The only evidence that was found regarding Guccifer 2.0 on the day he appeared that came close to suggesting he was Romanian was in timestamps of datastore objects embedded in the RTF files which, oddly, suggested he was operating in both UTC+3 and UTC+4 timezones.
Under the circumstances (following the Washington Post story and what it's headline stated), even just the act of waving around the Trump opposition research (which was already attributed to targeting by Russian hackers due to CrowdStrike's claims) was, of course, enough to trigger a frenzied hunt for clues of Russian origin by journalists and researchers alike.
It was incredibly effective.
Those hoping to find clues of Russian origin had their efforts promptly rewarded in a number of different ways (some of which we now know were based on evidence constructed through deliberate choices Guccifer 2.0 had made). Everyone was making discoveries that matched with what they had suspected and hoped to find.
Ultimately, though, Guccifer 2.0 had fabricated evidence to corroborate intertwined claims made by CrowdStrike, created indicators of Russian origin through a series of conscious decisions and appeared shortly after CrowdStrike's claims were published, taking credit for hacking the DNC and attributing himself to WikiLeaks whilst essentially being covered in "Made in Russia" signs constructed through his own choices.
A reasonable question to ask, in light of the above, is:
"Was there any evidence that suggested a third possibility?"
The answer to this is yes, quite a few things:
Going beyond the nationality/origin attribution dilemma there are other contradictions and anomalies that the mainstream press seem to disregard too.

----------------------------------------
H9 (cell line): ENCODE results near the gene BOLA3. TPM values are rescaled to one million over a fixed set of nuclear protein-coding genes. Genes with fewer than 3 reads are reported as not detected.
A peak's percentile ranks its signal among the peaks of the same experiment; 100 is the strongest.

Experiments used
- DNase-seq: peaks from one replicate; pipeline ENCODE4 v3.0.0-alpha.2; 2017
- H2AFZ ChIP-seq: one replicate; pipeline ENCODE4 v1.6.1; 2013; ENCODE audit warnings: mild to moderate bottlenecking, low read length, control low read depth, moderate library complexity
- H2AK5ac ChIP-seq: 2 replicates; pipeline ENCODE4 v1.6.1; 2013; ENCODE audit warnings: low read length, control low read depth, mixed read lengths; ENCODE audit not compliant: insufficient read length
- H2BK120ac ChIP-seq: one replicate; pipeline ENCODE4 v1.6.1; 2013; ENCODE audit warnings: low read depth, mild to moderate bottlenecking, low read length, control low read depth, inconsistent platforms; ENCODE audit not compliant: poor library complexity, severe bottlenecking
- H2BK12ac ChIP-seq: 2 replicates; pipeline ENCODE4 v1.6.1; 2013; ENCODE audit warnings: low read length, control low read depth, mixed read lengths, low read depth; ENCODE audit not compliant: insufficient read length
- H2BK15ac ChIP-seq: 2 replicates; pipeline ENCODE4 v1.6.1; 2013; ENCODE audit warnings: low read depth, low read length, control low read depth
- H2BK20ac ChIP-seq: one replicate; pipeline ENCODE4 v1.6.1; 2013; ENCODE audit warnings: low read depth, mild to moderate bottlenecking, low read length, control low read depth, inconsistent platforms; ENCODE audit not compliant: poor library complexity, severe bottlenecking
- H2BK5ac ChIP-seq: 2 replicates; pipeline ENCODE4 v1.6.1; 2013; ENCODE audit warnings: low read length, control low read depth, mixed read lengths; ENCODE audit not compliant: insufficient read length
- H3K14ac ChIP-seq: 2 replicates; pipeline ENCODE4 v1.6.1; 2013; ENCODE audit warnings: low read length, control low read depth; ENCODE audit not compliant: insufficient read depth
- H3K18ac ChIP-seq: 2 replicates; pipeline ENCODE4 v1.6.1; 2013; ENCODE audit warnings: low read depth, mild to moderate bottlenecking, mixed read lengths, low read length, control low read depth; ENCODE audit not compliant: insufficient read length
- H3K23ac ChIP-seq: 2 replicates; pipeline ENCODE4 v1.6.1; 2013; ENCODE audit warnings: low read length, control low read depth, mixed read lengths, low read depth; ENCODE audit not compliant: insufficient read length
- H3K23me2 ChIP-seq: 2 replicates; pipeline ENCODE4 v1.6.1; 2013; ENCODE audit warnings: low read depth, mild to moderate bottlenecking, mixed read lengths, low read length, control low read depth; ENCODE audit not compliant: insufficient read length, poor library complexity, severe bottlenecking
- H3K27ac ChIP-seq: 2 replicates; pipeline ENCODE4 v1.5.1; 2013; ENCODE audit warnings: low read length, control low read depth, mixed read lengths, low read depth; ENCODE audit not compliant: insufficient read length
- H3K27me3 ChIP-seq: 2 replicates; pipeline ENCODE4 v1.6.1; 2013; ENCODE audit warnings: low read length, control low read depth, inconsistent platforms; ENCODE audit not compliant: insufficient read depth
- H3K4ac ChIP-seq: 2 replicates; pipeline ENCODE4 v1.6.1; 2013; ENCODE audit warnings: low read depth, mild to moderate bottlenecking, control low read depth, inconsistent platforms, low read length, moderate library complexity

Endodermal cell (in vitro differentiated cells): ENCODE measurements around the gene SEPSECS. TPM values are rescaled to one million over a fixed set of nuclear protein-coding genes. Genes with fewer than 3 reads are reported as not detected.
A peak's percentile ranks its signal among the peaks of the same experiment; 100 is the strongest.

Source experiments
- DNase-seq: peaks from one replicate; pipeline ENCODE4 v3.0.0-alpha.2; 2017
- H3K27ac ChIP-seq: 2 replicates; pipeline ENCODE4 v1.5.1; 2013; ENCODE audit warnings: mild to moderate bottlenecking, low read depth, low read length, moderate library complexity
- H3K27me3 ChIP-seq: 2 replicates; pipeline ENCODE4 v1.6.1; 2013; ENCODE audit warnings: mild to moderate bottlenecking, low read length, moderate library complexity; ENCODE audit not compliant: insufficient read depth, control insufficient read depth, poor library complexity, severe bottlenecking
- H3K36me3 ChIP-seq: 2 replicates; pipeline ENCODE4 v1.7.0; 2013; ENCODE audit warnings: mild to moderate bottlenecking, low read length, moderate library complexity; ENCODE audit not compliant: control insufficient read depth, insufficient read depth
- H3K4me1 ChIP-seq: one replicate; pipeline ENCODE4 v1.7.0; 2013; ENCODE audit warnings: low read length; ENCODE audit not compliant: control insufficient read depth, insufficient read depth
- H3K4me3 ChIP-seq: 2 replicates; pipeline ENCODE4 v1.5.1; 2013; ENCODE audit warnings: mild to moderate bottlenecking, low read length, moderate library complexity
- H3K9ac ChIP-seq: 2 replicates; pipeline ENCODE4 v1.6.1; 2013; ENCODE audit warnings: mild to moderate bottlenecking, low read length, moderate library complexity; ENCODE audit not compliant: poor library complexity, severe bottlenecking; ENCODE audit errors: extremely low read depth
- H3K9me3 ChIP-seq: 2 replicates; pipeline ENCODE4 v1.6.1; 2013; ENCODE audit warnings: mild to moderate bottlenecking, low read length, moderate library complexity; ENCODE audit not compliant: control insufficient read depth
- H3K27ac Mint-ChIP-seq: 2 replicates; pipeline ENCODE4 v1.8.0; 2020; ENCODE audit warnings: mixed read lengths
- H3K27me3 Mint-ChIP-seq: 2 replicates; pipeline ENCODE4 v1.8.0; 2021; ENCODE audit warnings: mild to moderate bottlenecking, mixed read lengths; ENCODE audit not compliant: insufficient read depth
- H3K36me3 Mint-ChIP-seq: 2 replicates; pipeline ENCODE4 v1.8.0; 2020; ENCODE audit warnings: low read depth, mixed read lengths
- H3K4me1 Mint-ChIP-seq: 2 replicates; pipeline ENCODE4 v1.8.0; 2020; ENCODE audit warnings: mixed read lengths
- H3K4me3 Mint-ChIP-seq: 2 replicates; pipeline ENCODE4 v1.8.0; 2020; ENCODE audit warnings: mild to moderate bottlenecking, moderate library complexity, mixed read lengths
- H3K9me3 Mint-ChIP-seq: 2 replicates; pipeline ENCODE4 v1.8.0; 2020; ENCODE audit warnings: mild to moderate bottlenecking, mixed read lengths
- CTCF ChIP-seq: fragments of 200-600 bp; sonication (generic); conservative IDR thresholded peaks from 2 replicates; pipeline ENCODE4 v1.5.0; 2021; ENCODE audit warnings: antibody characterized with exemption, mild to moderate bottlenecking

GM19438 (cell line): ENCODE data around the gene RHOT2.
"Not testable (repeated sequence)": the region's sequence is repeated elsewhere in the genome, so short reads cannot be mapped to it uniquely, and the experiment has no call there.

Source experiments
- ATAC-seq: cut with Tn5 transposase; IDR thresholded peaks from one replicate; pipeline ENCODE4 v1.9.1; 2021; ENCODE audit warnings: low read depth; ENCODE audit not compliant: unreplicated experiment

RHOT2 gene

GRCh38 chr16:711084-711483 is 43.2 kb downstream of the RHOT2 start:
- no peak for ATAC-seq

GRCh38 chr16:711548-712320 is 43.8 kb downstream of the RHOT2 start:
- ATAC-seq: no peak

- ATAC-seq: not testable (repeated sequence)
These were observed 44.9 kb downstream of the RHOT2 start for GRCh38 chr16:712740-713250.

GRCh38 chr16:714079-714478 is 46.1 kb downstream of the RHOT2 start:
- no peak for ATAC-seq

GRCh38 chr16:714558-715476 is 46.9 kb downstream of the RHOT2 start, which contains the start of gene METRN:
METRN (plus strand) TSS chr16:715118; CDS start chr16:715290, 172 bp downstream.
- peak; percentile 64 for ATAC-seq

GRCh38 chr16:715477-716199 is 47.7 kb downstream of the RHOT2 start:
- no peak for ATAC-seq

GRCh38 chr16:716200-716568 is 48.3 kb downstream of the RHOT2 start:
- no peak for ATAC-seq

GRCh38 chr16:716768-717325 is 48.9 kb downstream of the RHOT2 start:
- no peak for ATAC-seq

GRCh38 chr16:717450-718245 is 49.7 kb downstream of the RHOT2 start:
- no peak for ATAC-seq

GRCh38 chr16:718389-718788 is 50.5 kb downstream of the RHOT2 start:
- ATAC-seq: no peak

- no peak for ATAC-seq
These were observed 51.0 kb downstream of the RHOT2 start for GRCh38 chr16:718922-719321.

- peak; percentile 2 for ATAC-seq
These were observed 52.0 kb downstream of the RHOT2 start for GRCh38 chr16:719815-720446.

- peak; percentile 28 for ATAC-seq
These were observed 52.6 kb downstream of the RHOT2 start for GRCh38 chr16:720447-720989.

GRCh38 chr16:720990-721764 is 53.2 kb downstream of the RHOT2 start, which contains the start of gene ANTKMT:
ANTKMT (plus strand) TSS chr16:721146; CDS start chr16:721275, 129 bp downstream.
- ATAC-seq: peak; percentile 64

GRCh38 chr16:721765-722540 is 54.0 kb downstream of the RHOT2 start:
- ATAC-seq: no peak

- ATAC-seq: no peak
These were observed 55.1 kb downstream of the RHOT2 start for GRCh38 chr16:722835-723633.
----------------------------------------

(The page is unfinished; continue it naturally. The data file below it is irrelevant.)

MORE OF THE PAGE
Some of Guccifer 2.0's initial documents (including the opposition research) don't appear to have come from hacking the DNC. They appear to have been attachments from Podesta's emails, this is what analysis has shown and what a DNC official has even conceded.
Despite apparently having access to Podesta's attachments (and we now know his emails did contain information harmful to his and Clinton's reputations since WikiLeaks published them), Guccifer 2.0 chose to only release content that was of no harm to Podesta and the Clinton campaign and never made prior mention of any of the significant controversies that were later revealed in either the DNC emails or Podesta emails.
Overall, Guccifer 2.0:
There is a troubling possibility, backed by a surprising amount of evidence, that there may have been a US-based effort to frame Russians for hacking the DNC.
Mueller's investigation and the mainstream press seem unwilling to give the evidence and independent discoveries any consideration and, in fact, seem to relentlessly omit what has been discovered when they write about the RussiaGate investigation.
Article was updated on July 29, 2019 to cover the nature of the searches carried out from the Moscow server (on June 15, 2016) that were originally referenced in the Netyksho indictment published last year.